Smyrna, Sept. 6, 1906: The reunion of the scholars who attended
the old Smyrna Academy way back in 1854 took place in the
grove behind the Methodist Church last Tuesday. At a Roll
Call of these ancient School Children, some 25 answered
to their names. The
day was pleasantly spent in reminiscences of school days
as they had and enjoyed them. Hon.
Jas. L. Mayson of Atlanta, delivered the address of the occasion
in his usual happy and charming manner. One feature of the
reunion was the reception of a letter addressed one of the
scholars in attendance, from the sweetheart of those good
old days of "long long ago." This young fellow
as a persistent lover and became the shadow of his lady
love, so much so that the boys and girls nicknamed the young
lady, "Joe" and it is said she even now answers
to the magic name of "Joe." The reunion was a
great success and those old boys and girls of 1854, and
there-abouts, seemed just enjoying a happy moment of recess,
from the arduous studies of every day life in the great
school of experience.
Mr. Bob Dunton is building an awning in front of his store and
the telephone exchange.
many friends of Miss Lorena, the dear little daughter of
Dr. W. T. Pace, will regret to learn that she is quite sick
Springs, Sept. 13, 1906: The Concord singing convention
met here Saturday week. Several classes were represented
with a full delegation. No better music has ever been heard.
Officers elected for next year were J. A. Lewis, president;
W. N. Edwards, vice-president and F. B. Barber, secretary.
Smyrna, Sept. 13, 1906: The Belmont Farms people have installed
a milking machine in their dairy department. It is a wonderful
yet simple device by which one man can milk eight cows at
the same time. It is said to be giving entire satisfaction.
Capt. John T. Pace is getting his ginnery apparatus in good shape
for this year's crop of cotton. He says there will not
be as much cotton to gin this year as we had last, nor does
he think it will be as good staple, but the prospects are
that we will get more money for it.
Mr. J. Walker Fuller, one of our prominent merchants, visited
the "Old Homestead" at Roswell, last Sunday. it's
a good thing to go back occasionally, notwithstanding "old
home is not what it used to be."
Smyrna, Sept. 20, 1906: Dr. W. T. Pace sold his three room house
on Terrell Ave. to a Mr. Wood, of Villa Rica, who will move
to Smyrna in the next few days.
very near having a blacksmith shop in Smyrna last week,
but like nearly everything else, opposition developed and
an injunction was had against it and the enterprise will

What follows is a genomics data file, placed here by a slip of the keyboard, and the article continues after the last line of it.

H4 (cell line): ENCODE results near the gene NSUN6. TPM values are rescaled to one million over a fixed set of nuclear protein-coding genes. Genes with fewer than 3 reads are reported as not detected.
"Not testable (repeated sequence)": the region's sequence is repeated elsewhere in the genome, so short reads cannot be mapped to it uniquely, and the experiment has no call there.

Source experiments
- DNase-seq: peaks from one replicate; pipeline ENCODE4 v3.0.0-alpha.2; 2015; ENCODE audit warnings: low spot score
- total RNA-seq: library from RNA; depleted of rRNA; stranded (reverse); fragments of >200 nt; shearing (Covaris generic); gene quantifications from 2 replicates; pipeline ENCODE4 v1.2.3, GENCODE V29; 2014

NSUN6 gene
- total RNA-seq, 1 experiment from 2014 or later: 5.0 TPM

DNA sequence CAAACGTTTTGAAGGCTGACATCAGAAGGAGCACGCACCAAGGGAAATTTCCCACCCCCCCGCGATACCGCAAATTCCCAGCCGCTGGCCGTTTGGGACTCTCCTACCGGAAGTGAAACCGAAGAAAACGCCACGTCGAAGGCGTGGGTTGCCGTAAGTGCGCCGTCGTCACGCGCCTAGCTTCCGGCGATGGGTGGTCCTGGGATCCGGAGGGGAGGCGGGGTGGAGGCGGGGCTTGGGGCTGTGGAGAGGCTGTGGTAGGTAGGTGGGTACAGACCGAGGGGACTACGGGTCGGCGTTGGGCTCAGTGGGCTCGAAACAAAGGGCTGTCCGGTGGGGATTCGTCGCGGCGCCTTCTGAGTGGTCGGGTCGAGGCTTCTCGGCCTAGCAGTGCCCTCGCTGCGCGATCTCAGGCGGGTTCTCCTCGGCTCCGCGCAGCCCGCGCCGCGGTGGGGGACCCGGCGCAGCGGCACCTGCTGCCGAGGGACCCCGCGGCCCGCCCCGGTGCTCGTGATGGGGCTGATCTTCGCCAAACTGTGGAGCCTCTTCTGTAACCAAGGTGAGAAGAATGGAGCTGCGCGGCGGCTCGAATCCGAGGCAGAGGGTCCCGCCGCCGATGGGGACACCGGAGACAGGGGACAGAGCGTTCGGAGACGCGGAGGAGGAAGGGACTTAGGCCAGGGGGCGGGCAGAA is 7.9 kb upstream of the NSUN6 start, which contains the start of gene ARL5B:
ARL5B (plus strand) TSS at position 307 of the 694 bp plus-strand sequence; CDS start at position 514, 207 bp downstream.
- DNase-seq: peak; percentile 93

likely fall through.
Mr. Cliff Fowler has about completed his hennery and has about
as pretty a chicken farm as you find anywhere in a days
Work begins on the school house Monday. A large force of hands
are employed to take the roof off and rush the work through.
Sept. 27, 1906: Mr. Jeff Crow had his foot cut off above
the ankle by a mowing machine last Monday afternoon week.
Saturday and Sunday will be devoted to the Orphans' Home
by our people. Saturday's day's work will be given them,
and Sunday the Sabbath schools have arranged an interesting
program, and expect a large congregation and generous contribution
for the cause.
Smyrna, Oct. 11, 1906: The residence of Mr. R.N. Hughes caught fire
last Monday morning but fortunately the flames were extinguished
before any serious damage was done.
The remains of Mrs. M. L. Petty, who died in Atlanta Friday
morning were laid to rest in the cemetery at this place
Saturday noon. She is survived by her husband, M. L. Petty
and three daughters aged 8, 12 and 16.
Smyrna, Oct. 18, 1906: Belmont Farms took all the prizes and ribbons
at the Macon Fair.
The Baptist church has organized an orchestra of local talent,
consisting of several instruments and is preparing to have
fine music at that church during services. The orchestra
is under the able and efficient management of Prof. Clarence
Mr. Cliff Fowler has just completed an elegant and up-to-date
Chicken Hotel on his farm and will engage more extensively
in the poultry business than ever. Mr. Fowler is getting
to be quite a chicken expert.
Mr. Mat Simpson has gone to Cartersville and will visit Dalton
before returning home; and there-by hangs a tale. Mr. Simpson
has not been away from home or eaten a meal from home in
33 years, and his neighbors are horrified that he should
break such a record at this date.
Born to Mr. and Mrs. Elmer Mason last Wednesday, a fine baby
Olive Springs, Oct. 25, 1906: The friends of Mr. and Mrs. Ed.
Legg are congratulating them on the arrival of a fine boy
at their home.